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Strike Force Battles South Africa Copper Thieves


South Africa's recycling industry processes more than a million tons of scrap metal every year. This has created an opportunity for thieves. They are stealing copper wiring from city streets and selling it at local scrap yards. The city of Cape Town has created a special task force to combat copper theft.

Pieter van Dalen and five armed inspectors are picking through a mountain of metal at a Cape Town scrap yard.

"Yes, a lot of copper cables here," he said.

These investigators have a colorful nickname: the "Copperheads." They're searching for copper wire stolen from the city's telephone and electrical networks

In this warehouse, they discover parts from a power transformer.

"This is something you don't usually find, should not be able to find, in a scrap yard," said van Dalen.

The Copperheads unit was formed last year to fight a plague of copper theft. Van Dalen is a city councilor whose district was hard-hit by thieves.

"When somebody steals one meter of cable, you will have vast neighborhoods sitting without power for two or three days," he added. "So, it was easier to do something about catching the criminals then what it was to have the cables replaced every time."

The Copperheads raid scrap yards to cut-off the market for stolen metal. They also patrol hot spots and conduct late-night stakeouts to catch thieves in the act.

"Where's your papers?" he asked.

Van Dalen has pulled over to question two men digging a small hole. He can see exposed power lines just a few feet below ground.

"For which company are you working," asked van Dalen.

These workers are legitimate. But, van Dalen is suspicious of anyone with a shovel.

"You'll be driving around a stretch of road like this and all of a sudden you will see there is a hole. We call that the pilot hole. And, what they do is they go and check which type of cable is there, and then at night when it's dark they will dig out, about 100 meters they will take. And, every night they will come back and take another 100 meters," he said.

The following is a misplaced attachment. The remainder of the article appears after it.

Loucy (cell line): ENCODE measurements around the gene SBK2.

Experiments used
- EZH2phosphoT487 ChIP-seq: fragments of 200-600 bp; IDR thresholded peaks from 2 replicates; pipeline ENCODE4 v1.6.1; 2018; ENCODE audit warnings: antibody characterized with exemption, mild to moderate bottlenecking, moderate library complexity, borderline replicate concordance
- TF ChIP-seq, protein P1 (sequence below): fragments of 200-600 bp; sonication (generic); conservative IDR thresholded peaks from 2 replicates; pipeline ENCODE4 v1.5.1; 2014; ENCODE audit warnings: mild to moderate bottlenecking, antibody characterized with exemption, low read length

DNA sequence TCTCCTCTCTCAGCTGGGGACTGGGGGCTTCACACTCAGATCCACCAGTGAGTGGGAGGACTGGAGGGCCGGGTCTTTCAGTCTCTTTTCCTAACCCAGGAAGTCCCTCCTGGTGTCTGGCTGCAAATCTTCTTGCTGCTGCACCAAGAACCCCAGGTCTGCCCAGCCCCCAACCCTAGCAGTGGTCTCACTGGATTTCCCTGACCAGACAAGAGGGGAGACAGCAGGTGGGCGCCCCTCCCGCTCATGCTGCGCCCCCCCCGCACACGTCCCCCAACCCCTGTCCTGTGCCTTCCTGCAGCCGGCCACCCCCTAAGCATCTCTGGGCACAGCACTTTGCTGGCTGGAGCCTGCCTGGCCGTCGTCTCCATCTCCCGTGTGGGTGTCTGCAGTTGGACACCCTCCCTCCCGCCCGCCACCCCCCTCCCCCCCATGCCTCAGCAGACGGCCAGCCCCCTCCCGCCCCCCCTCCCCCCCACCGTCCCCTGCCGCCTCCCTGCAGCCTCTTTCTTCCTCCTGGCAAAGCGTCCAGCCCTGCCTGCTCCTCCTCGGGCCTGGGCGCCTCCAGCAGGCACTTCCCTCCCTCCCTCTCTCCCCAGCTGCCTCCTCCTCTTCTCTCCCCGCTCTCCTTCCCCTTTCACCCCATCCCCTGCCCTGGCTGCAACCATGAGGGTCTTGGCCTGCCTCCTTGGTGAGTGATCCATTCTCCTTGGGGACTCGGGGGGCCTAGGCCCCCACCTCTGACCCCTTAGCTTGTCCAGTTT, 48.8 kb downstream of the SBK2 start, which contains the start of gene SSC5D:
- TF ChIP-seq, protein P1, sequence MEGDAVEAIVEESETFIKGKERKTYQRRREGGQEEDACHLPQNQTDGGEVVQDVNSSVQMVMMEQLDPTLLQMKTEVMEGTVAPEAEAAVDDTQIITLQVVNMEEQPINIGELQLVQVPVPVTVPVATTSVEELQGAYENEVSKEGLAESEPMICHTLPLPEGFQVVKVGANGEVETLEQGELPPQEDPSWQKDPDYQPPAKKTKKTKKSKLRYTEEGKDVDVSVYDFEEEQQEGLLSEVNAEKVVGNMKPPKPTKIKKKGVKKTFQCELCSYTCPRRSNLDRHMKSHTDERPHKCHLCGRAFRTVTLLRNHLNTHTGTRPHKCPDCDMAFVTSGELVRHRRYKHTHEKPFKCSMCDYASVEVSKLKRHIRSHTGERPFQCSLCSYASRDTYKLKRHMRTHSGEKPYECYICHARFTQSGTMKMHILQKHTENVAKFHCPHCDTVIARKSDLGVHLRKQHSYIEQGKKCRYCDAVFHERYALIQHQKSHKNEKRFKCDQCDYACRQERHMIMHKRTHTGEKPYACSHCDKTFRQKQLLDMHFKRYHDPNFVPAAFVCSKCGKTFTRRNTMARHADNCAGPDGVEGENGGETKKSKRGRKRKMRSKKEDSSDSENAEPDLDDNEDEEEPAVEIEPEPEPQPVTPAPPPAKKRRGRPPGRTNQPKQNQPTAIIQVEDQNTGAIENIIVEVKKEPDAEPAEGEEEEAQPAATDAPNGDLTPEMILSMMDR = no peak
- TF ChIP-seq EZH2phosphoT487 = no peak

It its first year on the beat, the Copperheads have arrested 275 thieves and scrap dealers. The City of Cape Town says it is now spending 75 percent less to replace stolen wires. Still, not everyone is happy that the strike force raids scrap yards without search warrants.

"We have no objection and we have always been proactively mentioning to our members to be fully cooperative," said Bernard Maguire, a spokesman for the Metal Recyclers Association of South Africa. "But it's the manner in which it's being done which we are finding to be quite aggressive."

New regulations may reduce the need for aggressive raids. The new rules will soon tighten licensing standards for recycling companies and require dealers to investigate where scrap metal comes from before they buy it.

"The legitimate operators have been operating like this from the day they started their businesses. What it will do is restrict, and hopefully get rid of, all these illegitimate operators," he added.

The Copperheads say the new laws will help, but will not eradicate copper theft completely.

"This is all the stuff we have recovered," said van Dalen. "We store it in these containers."

Inside a row of unmarked evidence lockers at a secret location, Councilor van Dalen points out that drug addicts and street gang members will steal anything with copper in it.

"This is a drain cover that has been smashed up. There are parts of statues that were stolen that we have recovered," said van Dalen.

There are water meters, street lights, pipes and bathroom faucets here. Van Dalen smiles as he looks at the loot his team has seized from thieves.

"Yes, and I want to see containers filled up like this a lot," he added.

Van Dalen thinks his Copperheads are a model for how other South African cities can establish their own recycling police.

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